I wrote this a few years back after Robin Williams sadly too his life. In light of a recent tragedy that has affected myself and many I know, and also after having a few of my friends coming to me in distress and asking for help this week. I thought I would post it here and again.
With the death of Robin Williams yesterday, it has had me thinking a lot about my own battle with depression. Then my niece wrote a post on her wall and I started to write a reply to it, which turned into this long post, which I decided to share with everyone. I hope by sharing my story it may help at least one person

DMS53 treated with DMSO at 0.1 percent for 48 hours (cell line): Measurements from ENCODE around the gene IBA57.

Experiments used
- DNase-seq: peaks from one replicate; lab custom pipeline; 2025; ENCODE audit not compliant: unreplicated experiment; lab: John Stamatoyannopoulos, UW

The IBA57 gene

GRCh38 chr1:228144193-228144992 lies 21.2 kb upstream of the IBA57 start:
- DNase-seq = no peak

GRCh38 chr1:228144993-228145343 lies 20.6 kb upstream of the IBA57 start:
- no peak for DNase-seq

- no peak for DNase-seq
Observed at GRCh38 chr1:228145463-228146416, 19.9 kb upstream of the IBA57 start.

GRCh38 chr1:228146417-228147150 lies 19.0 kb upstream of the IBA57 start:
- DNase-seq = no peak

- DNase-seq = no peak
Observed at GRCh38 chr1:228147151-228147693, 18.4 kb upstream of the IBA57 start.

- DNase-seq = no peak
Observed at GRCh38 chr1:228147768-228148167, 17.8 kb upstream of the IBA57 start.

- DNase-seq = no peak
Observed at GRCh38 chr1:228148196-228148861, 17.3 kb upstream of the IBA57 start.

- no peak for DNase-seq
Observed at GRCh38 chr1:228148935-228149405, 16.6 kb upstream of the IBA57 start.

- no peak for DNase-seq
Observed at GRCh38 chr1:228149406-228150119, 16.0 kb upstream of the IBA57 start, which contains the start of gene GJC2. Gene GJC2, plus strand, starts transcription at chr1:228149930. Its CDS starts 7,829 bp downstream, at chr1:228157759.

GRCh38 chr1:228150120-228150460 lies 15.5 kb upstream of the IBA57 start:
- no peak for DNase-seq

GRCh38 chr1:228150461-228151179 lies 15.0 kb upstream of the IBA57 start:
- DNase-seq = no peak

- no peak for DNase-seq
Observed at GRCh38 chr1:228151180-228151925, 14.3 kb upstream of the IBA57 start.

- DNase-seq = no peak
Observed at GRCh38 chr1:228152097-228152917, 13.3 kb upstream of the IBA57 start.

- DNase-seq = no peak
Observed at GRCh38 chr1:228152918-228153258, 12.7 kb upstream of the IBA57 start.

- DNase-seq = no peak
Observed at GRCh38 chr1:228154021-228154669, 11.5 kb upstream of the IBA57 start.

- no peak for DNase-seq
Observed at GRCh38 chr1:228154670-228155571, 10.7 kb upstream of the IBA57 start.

Depression is no joke…… It ruined my life for a long time….. It was a huge reason of the breakup of my marriage. I was told many times, it was “in my head” and I am “just using it as an excuse”….. Even as he walked out the door he said this. But now I understand, people just did not know enough about it, we are not educated about it and that is what many learned, the doctors even told us that at one time “it’s all in your head” I hold no bitterness now that he didn’t push me to get help, I hold no bitterness for when he said “shake out of it” I hold no bitterness now for the day he walked out the door, because he did not know better, and he did not know how to deal with it, he could not let me and this disease pull him down also. He was not strong enough to fight the fight with me. Sadly it did pull my kids down. I cry often still, thinking about how it affected them. This horrible disease made me a shell of who I once was for a very long time. I would dig out of it long enough to make sure my kids were safe, fed and sheltered. Long enough to be sure their bare necessities taken care of. Then I would slip back into it again. I made a lot of mistakes I normally would not have made. I blamed myself for many years, beat myself up and told myself the same things my ex told me repeatedly…… what a horrible mother I was. I believed him deep down and hated myself for a long time for being such a bad mother. He even tried to prove it at the court ordered shrink he insisted on, which failed and may have been the beginning point of my crawl out of that dark hole. A psychiatrist said I was a great mom, recommended the kids stay with me! It was then I stopped believing that I was useless, horrible person I was constantly told I was. Which kept me depressed (not to mention bi polar on top of it) for even longer. It is an ugly cycle.